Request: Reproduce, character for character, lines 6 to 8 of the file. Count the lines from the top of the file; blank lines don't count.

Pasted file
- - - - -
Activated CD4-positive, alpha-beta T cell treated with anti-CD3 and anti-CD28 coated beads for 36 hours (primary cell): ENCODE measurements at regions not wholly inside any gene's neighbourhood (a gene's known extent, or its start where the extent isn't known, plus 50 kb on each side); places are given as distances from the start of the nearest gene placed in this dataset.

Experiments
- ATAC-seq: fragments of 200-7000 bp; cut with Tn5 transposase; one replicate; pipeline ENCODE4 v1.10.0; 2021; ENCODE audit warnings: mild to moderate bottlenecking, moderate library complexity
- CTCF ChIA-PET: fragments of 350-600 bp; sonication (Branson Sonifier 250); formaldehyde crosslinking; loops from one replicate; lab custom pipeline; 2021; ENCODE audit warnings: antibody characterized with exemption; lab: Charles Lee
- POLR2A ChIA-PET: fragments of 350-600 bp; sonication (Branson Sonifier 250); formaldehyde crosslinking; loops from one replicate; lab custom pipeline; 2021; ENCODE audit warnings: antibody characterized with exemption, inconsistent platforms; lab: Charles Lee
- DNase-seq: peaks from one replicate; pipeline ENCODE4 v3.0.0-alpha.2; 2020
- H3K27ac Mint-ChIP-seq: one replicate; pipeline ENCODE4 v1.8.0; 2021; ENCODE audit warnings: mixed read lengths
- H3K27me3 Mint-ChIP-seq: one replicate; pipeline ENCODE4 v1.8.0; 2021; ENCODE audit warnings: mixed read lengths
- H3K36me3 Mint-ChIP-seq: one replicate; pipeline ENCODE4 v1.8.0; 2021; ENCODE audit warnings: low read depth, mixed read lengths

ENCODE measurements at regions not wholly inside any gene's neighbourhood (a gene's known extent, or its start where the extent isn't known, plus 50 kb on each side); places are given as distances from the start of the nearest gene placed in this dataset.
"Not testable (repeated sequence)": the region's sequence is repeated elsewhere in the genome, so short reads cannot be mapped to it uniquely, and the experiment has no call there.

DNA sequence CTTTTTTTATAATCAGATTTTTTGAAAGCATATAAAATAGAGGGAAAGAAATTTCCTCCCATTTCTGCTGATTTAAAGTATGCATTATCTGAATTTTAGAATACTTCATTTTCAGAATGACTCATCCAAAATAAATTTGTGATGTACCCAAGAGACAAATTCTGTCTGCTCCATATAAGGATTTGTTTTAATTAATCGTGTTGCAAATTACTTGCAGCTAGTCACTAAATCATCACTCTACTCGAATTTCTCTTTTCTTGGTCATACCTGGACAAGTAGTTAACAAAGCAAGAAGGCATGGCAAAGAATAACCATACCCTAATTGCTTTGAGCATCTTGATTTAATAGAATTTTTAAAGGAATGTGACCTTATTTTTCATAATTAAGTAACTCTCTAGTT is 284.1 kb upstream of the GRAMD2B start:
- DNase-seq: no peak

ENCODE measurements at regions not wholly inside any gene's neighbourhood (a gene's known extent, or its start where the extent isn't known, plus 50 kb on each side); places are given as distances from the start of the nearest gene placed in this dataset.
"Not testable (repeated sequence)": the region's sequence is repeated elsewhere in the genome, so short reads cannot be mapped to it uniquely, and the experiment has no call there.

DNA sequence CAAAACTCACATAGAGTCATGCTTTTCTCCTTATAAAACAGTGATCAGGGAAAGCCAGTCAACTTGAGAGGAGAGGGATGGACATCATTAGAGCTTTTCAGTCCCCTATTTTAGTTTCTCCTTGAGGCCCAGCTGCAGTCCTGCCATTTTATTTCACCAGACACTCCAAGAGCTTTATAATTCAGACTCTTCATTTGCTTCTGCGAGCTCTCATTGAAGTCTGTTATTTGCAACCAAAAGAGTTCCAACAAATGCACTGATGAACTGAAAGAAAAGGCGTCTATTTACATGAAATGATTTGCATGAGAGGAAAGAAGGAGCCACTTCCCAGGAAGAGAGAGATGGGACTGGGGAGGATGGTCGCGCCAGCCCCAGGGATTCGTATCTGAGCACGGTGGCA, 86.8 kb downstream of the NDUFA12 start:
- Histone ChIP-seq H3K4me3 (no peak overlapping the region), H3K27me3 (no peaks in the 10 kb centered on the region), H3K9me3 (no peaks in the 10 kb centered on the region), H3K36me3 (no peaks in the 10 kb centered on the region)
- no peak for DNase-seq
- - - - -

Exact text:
- DNase-seq: peaks from one replicate; pipeline ENCODE4 v3.0.0-alpha.2; 2020
- H3K27ac Mint-ChIP-seq: one replicate; pipeline ENCODE4 v1.8.0; 2021; ENCODE audit warnings: mixed read lengths
- H3K27me3 Mint-ChIP-seq: one replicate; pipeline ENCODE4 v1.8.0; 2021; ENCODE audit warnings: mixed read lengths